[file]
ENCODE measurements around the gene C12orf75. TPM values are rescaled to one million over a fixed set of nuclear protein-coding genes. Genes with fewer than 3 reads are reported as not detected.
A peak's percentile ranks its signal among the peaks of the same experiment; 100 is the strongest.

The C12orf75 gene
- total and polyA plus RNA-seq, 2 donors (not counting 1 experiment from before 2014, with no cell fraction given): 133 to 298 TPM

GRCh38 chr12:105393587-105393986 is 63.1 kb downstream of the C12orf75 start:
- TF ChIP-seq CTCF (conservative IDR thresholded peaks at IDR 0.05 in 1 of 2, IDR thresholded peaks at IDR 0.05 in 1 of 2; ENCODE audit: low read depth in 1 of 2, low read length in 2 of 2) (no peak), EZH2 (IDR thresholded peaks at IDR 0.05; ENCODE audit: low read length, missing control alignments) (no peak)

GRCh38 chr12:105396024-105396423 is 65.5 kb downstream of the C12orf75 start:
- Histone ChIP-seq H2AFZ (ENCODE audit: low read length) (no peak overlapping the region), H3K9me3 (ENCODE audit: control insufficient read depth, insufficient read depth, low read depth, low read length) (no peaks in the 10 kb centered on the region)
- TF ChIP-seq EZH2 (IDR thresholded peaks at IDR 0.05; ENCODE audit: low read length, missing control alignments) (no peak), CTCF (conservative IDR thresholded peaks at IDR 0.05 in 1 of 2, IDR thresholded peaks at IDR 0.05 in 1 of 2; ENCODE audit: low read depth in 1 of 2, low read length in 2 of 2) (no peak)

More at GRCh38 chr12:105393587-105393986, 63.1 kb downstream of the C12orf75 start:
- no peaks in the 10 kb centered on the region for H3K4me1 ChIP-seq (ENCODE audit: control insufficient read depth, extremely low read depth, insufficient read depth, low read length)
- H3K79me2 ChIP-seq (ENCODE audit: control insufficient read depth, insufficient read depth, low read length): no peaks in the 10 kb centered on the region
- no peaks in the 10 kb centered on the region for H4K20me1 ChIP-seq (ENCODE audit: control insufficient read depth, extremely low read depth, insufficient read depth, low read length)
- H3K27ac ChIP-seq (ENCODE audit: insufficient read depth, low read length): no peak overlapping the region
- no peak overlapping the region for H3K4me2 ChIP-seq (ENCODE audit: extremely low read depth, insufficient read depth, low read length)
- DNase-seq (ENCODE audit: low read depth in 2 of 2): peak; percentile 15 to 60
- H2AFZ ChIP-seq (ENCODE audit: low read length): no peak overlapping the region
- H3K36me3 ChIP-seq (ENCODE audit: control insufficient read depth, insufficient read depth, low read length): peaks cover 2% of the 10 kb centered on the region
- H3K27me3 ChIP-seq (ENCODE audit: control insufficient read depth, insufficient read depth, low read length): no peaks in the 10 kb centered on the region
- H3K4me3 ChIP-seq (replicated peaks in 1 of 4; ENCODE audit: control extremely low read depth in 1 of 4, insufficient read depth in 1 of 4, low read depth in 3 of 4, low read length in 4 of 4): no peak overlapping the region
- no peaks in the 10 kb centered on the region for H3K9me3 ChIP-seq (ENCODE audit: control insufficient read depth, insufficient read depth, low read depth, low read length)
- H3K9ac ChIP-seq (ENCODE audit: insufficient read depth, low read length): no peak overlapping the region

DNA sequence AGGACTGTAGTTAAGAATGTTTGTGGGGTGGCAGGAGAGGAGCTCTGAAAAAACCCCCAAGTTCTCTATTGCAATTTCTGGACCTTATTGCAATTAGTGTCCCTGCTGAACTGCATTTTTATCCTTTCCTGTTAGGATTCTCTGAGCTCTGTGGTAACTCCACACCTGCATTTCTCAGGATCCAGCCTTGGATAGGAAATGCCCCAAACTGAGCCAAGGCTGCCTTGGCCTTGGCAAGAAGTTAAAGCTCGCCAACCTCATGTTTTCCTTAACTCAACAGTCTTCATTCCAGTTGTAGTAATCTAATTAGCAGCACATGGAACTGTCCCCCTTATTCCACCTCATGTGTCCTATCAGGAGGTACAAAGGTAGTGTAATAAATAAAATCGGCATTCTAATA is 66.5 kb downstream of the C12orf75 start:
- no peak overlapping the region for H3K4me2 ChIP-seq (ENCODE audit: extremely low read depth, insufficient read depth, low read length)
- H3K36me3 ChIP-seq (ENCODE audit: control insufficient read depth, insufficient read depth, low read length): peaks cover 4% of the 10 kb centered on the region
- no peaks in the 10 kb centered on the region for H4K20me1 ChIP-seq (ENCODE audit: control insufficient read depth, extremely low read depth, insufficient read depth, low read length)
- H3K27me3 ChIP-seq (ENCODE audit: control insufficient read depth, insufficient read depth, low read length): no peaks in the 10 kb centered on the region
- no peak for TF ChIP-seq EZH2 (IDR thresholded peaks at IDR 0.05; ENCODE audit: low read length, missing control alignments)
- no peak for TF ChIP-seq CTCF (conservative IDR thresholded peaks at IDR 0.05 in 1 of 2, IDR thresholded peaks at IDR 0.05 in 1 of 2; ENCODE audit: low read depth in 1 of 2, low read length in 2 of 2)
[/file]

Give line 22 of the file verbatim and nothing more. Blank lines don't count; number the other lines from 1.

- H3K9ac ChIP-seq (ENCODE audit: insufficient read depth, low read length): no peak overlapping the region